And, weaving fun was had, for sure!
So, the first thing off the loom is not “a piece” or really even an “FO”. It’s just a sampler, warp that I filled with weft as I was playing around to get to know what this weaving thing is all about. I won’t even begin to discuss the challenge that is “selvages”.
Without further ado, here it is:
Perhaps worth noting — from this perspective, I began at the right and worked my way to the left, so that the final 2 sections of plain weave were what I did to fill up the warp as much as possible (to figure out how much waste I can expect with this loom). Not particularly visible in this photo, the selvages were becoming somewhat credible towards the end.
Per the instructions for the exercise, I put on a 2 yard (72″) warp. Less 7 1/2″ waste (fringe, below) at the front, and 14″ waste at the back, that gave me room to weave 45″ on this warp. (The other ~5″ were presumably lost to take up, as the warp and weft threads crossed). Post-wash, the worked length was 43″. I had set it for 10″ wide (120 ends, 12 dent reed). It ranged between 8 1/4″ and 9 1/2″ wide before washing, and shrank to 8″ – 9 1/4″ after washing. (The variations in width have to do with the different weave patterns (plain or twill), as well as the density of packing, through heavier beating).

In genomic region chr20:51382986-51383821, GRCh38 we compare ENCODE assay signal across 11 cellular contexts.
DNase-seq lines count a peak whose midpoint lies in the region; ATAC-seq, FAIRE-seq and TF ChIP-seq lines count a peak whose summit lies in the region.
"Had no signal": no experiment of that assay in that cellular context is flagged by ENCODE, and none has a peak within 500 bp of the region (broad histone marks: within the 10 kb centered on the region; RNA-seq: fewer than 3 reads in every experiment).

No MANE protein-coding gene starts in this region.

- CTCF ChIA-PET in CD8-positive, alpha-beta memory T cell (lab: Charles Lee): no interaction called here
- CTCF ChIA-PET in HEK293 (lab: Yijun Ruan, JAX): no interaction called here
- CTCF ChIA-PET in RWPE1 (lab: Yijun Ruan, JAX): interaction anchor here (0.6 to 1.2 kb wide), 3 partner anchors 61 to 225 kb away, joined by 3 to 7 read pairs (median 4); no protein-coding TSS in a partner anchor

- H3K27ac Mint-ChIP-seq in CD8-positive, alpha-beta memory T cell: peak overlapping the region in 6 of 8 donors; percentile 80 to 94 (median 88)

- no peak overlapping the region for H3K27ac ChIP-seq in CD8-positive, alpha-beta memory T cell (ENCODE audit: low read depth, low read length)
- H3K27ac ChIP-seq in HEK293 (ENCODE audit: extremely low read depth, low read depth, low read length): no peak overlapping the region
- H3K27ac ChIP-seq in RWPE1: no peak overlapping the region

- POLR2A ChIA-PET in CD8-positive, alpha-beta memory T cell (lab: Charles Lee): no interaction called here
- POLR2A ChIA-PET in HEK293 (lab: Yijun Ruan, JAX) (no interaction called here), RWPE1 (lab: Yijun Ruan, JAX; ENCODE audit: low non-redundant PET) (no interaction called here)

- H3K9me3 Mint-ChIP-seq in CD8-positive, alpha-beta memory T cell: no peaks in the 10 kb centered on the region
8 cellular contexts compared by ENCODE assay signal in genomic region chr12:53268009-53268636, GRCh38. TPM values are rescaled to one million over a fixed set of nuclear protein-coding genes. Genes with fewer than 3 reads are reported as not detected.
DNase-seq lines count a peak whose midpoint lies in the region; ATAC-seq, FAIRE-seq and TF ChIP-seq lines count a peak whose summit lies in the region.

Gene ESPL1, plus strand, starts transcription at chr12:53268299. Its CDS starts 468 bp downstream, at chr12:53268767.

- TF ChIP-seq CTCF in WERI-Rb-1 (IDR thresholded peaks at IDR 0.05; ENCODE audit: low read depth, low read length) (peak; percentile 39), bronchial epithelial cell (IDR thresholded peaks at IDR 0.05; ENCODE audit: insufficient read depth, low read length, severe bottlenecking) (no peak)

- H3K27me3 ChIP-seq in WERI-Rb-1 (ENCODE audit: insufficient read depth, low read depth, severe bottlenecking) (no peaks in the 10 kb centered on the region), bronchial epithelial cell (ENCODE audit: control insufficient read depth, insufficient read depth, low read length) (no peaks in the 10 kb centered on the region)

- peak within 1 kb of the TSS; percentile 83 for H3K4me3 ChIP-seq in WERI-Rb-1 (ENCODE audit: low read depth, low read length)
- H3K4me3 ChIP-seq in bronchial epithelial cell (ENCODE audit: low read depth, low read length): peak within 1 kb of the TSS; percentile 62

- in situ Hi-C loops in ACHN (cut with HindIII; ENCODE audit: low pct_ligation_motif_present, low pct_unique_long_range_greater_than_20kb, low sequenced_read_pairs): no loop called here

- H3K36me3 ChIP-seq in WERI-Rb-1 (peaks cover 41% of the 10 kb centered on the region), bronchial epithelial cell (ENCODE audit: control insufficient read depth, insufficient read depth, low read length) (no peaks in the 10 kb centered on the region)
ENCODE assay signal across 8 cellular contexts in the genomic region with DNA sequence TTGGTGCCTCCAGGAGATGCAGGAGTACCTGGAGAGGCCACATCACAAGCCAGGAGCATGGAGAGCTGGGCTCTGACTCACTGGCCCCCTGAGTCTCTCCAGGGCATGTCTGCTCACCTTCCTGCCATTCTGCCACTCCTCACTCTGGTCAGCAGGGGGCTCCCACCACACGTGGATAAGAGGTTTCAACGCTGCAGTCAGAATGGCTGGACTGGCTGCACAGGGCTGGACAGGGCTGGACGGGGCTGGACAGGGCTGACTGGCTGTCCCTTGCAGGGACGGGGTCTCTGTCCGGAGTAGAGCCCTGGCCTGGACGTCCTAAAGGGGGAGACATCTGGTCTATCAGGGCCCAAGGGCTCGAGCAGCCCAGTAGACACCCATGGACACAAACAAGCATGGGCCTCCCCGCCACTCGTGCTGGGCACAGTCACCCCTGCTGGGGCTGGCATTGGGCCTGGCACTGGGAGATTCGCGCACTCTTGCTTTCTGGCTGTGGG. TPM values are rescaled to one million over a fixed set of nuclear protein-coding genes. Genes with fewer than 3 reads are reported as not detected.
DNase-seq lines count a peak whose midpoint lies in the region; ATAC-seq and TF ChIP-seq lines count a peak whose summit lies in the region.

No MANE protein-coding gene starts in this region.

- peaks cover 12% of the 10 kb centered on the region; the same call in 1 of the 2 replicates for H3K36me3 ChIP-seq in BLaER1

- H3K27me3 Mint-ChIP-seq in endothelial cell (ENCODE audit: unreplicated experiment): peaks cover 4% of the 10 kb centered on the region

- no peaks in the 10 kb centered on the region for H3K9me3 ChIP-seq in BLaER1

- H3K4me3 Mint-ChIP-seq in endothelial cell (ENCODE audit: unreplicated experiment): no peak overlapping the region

Total time spent weaving… probably not more than a few hours. And, it was a lot of fun — very rhythmic, when it got going. It was easy enough with a simple treadling pattern to follow (1-2-3-4, or 1&3-2&4, for eg), but I really don’t know how I’ll do when it comes to more complex treadling. I envision having to learn the fine art of figuring out where I’ve gotten to and having to backtrack to work out mistakes :-/ The weaving equivalent of learning how to fall, I guess.
Above, from left to right — brown tightly packed (weft-dominant) 2x twill, white loose (warp-dominant) 2x twill, and some basic 2×2 twill making a herring bone pattern, followed by plain weave in various degrees of packedness (mostly intentionally 🙂 ).
Closeup of plain weave — tightly packed at the right, loosely packed in the middle and left (white & brown weft, respectively).
So — there you have it: first thing off the loom! Next step — planning a project with a result I’ll want to keep…